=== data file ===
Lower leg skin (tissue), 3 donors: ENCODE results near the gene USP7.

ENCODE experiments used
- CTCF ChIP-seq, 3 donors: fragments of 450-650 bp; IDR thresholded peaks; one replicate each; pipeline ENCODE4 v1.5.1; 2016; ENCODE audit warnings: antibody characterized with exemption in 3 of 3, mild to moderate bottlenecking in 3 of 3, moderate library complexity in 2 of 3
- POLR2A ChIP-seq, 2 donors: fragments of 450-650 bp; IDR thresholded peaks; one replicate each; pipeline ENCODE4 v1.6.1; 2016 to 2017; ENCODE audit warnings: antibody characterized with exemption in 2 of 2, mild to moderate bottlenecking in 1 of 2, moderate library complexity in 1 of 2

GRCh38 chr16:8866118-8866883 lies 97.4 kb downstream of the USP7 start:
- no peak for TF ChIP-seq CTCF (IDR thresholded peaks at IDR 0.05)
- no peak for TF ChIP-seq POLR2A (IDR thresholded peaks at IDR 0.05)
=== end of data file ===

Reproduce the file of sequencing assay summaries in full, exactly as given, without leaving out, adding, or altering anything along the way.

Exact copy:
Lower leg skin (tissue), 3 donors: ENCODE results near the gene USP7.

ENCODE experiments used
- CTCF ChIP-seq, 3 donors: fragments of 450-650 bp; IDR thresholded peaks; one replicate each; pipeline ENCODE4 v1.5.1; 2016; ENCODE audit warnings: antibody characterized with exemption in 3 of 3, mild to moderate bottlenecking in 3 of 3, moderate library complexity in 2 of 3
- POLR2A ChIP-seq, 2 donors: fragments of 450-650 bp; IDR thresholded peaks; one replicate each; pipeline ENCODE4 v1.6.1; 2016 to 2017; ENCODE audit warnings: antibody characterized with exemption in 2 of 2, mild to moderate bottlenecking in 1 of 2, moderate library complexity in 1 of 2

GRCh38 chr16:8866118-8866883 lies 97.4 kb downstream of the USP7 start:
- no peak for TF ChIP-seq CTCF (IDR thresholded peaks at IDR 0.05)
- no peak for TF ChIP-seq POLR2A (IDR thresholded peaks at IDR 0.05)